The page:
Higher blood 25(OH)D level may reduce the breast cancer risk: evidence from a Chinese population based case-control study and meta-analysis of the observational studies

PLoS One. 2013;8(1):e49312. doi: 10.1371/journal.pone.0049312. Epub 2013 Jan 30.

Abstract

Experimental data suggest a protective effect of vitamin D on breast cancer; however, epidemiologic results remain inclusive. With a Chinese population-based case-control study and meta-analysis of the observational studies, we here systematically evaluated the association of blood 25(OH)D level and breast cancer risk. With 593 breast cancer cases and 580 cancer-free controls from Shanghai, China, we found that 80% of the normal women had severe vitamin D deficiency (less than 20 ng/mL) and 15.2% had mild deficiency (20 to 30 ng/mL) and only 4.8% of women had sufficient vitamin D level (>30 ng/mL) while the proportion was 96.1%, 3.2% and 0.7% respectively for the breast cancer patients. Compared to those with the lowest quartile of plasma 25(OH)D level, women with highest quartile 25(OH)D level showed a significant decreased breast cancer risk (Q4 vs.Q1: OR = 0.10, 95% CI = 0.06-0.15) and every 1 ng/ml increment of plasma 25(OH)D level led to a 16% lower odds of breast cancer (OR = 0.84, 95% CI = 0.81-0.87; P<0.001). From the meta-analysis of the observational studies, we found that women with highest quantile of blood 25(OH)D level was associated with a significantly reduced breast cancer risk compared to those with lowest quantile of blood 25(OH)D level for the 11 nested case-control and retrospective studies (pooled OR = 0.86, 95% CI = 0.75-1.00) and 10 case-control studies (7 population based, OR = 0.35, 95% CI = 0.24-0.52; 3 hospital based, OR = 0.08, 95% CI = 0.02-0.33). These results suggest that vitamin D may have a chemo-preventive effect against breast cancer.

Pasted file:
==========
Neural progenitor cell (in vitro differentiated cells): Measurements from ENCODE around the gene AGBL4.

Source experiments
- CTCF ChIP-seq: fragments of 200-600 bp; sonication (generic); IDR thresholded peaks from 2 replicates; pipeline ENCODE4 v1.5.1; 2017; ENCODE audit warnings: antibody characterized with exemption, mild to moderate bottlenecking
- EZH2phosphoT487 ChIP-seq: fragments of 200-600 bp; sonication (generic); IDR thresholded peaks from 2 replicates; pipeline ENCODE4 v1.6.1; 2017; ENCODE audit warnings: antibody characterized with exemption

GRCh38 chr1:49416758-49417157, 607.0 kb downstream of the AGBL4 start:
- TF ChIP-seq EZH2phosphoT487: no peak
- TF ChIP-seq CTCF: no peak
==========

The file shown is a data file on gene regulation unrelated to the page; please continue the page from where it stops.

Publication types

  • Meta-Analysis
  • Research Support, Non-U.S. Gov't

MeSH terms

  • Adult
  • Aged
  • Aged, 80 and over
  • Breast Neoplasms / blood
  • Breast Neoplasms / genetics*
  • Breast Neoplasms / pathology
  • Case-Control Studies
  • Female
  • Genetic Association Studies*
  • Humans
  • Middle Aged
  • Retrospective Studies
  • Risk Factors
  • Vitamin D / analogs & derivatives
  • Vitamin D / blood
  • Vitamin D / genetics*
  • Vitamin D / metabolism

Substances

  • Vitamin D
  • 25-hydroxyvitamin D

Grant support

This study was supported by grants from the One Hundred Talents Program of the Chinese Academy of Sciences, the National Nature Science Foundation of China (81125020, 91029715, 31070680, 31101261 and 31070802), the Ministry of Science and Technology of China (2012BAK01B00, 2011BAK10B00 and 2009CB919000), the Science and Technology Commission of Shanghai Municipality (10391902100), the Science and Technology Commission of Xuhui District of Shanghai Municipality (RCT201001), and Xuhui Central Hospital (CRC2011001 and CRC2011004), Director Foundation (20090101) and the Food Safety Research Center and Key Laboratory of Nutrition and Metabolism of the Institute for Nutritional Sciences, Shanghai Institutes for Biological Sciences, Chinese Academy of Sciences. And in part by the grants from the Science and Technology Commission of Shanghai Municipality (12DZ2260100), National Basic Research Program of China (81172506). The funders had no role in study design, data collection and analysis, decision to publish, or preparation of the manuscript.